Quiet-Quitting: Are You Doing Only What’s Necessary At Work And No More?
Wondering why productivity is down? Think about the new phenomenon called quiet quitting…
A 17 second TikTok video on Quiet Quitting has amassed over 480,000 likes. I played it and thought “really?”
@zaidleppelin On quiet quitting #workreform ♬ original sound – ruby
Zoomers and the Extra Mile
The Wall Street Journal comments If Your Co-Workers Are ‘Quiet Quitting,’ Here’s What That Means
The phrase is generating millions of views on TikTok as some young professionals reject the idea of going above and beyond in their careers, labeling their lesser enthusiasm a form of “quitting.”
Of course, every generation enters the workforce and quickly realizes that having a job isn’t all fun and games.
The difference now is that this group has TikTok and hashtags to emote. And these 20-somethings joined the working world during the Covid-19 pandemic, with all of its dislocating effects, including blurred boundaries between work and life. Many workers say they feel they have power to push back in the current strong labor market. Recent data from Gallup shows employee engagement is declining.
Across generations, U.S. employee engagement is falling, according to survey data from Gallup, but Gen Z and younger millennials, born in 1989 and after, reported the lowest engagement of all during the first quarter at 31%.
Jim Harter, chief scientist for Gallup’s workplace and well-being research, said workers’ descriptions of “quiet quitting” align with a large group of survey respondents that he classifies as “not engaged”—those who will show up to work and do the minimum required but not much else. More than half of workers surveyed by Gallup who were born after 1989—54%—fall into this category.
Americans Are Breaking Up With Their Work Friends
Also consider Americans Are Breaking Up With Their Work Friends
In the months before he left his last job in 2020, Michael Trotter came to dread an end-of-day question from colleagues: Do you want to grab a drink?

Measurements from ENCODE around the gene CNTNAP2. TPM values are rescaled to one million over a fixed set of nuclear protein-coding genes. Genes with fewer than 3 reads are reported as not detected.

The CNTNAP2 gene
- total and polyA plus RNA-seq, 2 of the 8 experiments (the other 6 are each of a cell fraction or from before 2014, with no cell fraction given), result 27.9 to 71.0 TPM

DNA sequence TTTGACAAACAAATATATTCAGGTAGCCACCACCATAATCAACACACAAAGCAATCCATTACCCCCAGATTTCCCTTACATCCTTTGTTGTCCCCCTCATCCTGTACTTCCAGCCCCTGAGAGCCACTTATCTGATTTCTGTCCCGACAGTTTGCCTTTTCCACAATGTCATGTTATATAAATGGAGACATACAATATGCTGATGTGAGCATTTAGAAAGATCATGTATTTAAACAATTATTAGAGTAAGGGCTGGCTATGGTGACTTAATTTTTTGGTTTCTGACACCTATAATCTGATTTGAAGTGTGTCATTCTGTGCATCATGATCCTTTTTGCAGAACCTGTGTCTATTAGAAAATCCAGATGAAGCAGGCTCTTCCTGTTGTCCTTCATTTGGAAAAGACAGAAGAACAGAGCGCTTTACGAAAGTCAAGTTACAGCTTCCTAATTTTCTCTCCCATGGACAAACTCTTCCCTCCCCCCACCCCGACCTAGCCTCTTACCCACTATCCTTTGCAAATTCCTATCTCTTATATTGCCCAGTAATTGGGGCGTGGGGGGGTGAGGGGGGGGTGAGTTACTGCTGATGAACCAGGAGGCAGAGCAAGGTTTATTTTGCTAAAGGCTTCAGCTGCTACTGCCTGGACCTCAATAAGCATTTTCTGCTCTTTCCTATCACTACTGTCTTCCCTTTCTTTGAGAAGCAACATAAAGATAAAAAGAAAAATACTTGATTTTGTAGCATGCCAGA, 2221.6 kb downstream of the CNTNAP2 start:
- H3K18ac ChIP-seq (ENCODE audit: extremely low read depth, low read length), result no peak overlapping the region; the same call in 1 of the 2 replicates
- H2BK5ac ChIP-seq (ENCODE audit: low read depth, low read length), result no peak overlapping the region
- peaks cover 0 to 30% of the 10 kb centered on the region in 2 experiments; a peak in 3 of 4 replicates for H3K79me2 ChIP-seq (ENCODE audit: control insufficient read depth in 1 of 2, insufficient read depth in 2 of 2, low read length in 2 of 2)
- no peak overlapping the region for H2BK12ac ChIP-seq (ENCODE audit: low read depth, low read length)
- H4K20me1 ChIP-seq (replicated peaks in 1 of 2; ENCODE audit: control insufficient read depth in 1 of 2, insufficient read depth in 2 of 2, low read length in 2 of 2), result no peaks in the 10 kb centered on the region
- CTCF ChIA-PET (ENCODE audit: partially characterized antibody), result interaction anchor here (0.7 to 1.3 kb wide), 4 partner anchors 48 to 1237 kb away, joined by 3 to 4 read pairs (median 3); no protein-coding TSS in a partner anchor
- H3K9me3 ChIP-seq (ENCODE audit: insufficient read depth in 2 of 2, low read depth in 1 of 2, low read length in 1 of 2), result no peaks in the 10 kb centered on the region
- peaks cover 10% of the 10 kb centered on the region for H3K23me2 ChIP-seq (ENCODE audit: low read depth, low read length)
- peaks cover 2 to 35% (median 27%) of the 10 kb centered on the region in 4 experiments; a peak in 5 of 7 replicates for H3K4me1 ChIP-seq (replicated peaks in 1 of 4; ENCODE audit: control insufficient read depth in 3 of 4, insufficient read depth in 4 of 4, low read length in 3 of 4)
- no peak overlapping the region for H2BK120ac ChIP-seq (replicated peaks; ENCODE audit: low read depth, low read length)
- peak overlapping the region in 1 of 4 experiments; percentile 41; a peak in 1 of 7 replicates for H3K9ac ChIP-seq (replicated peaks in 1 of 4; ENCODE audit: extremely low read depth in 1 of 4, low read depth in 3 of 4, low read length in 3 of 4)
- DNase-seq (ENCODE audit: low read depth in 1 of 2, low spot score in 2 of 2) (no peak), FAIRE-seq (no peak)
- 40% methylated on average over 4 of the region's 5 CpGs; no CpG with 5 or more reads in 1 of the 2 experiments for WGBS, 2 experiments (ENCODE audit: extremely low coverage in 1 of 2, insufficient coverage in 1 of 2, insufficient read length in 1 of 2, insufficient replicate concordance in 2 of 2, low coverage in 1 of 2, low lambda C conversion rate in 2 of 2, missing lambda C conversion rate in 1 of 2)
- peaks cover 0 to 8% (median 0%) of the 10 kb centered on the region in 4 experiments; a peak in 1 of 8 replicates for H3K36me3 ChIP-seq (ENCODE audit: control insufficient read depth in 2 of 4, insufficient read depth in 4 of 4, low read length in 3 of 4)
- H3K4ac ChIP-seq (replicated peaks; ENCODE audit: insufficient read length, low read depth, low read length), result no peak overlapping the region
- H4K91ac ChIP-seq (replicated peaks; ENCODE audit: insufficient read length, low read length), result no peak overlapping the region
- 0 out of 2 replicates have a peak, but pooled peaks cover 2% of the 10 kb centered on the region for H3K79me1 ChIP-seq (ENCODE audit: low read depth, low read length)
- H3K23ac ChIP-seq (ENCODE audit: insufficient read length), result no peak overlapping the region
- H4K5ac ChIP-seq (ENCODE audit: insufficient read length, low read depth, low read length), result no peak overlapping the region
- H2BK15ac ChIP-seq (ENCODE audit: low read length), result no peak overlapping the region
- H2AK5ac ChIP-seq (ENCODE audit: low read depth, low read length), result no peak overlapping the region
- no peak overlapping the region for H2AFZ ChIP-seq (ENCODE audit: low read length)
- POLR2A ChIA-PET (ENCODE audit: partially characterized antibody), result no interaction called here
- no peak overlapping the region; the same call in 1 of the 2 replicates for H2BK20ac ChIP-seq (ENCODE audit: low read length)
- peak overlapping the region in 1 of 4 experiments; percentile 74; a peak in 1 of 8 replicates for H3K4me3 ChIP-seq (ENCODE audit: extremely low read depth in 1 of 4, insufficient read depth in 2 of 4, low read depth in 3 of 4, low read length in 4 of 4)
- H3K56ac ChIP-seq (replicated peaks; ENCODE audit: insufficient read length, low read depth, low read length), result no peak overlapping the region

“I don’t want to put in eight, nine, 10 hours and go out and have a beer—and talk about work for another four hours,” says Mr. Trotter, a 53-year-old database administrator in Cupertino, Calif.
In a recent survey of nearly 1,000 U.S. employees, relationships with co-workers tied with recognition as the least important factors in job satisfaction. (Compensation and work-life balance ranked as the most important of the 14 choices, according to online software marketplace Capterra, which conducted the survey.) Nearly two-thirds of those who had experienced high turnover at their companies said it had become less worthwhile for them to socialize and get to know colleagues.
What a Change
This is all so different than when I was in corporate America. All I wanted to talk about after work, was work.
If a project required weekend work, guess what?
I had not even heard the term “Quiet Quitting” until today.
Yet, in many ways it seems all so understandable. The average person making the average wage cannot afford the average house.
Marriage, kids, houses, who can afford them?
Is it strange then that priorities have shifted from getting ahead to free time?
With that attitude shift, comes declining productivity.
Real Output Per Hour Improves From Second Worst on Record to Simply Miserable
On August 9, I commented Real Output Per Hour Improves From Second Worst on Record to Simply Miserable
Perhaps productivity was really always overstated, not really capturing all the hours Boomers and Gen-Xers put in off the clock, unpaid.
Regardless, it rates to get worse as 20 million workers at retirement age will retire within a few years.
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Fri, 08/19/2022 – 12:10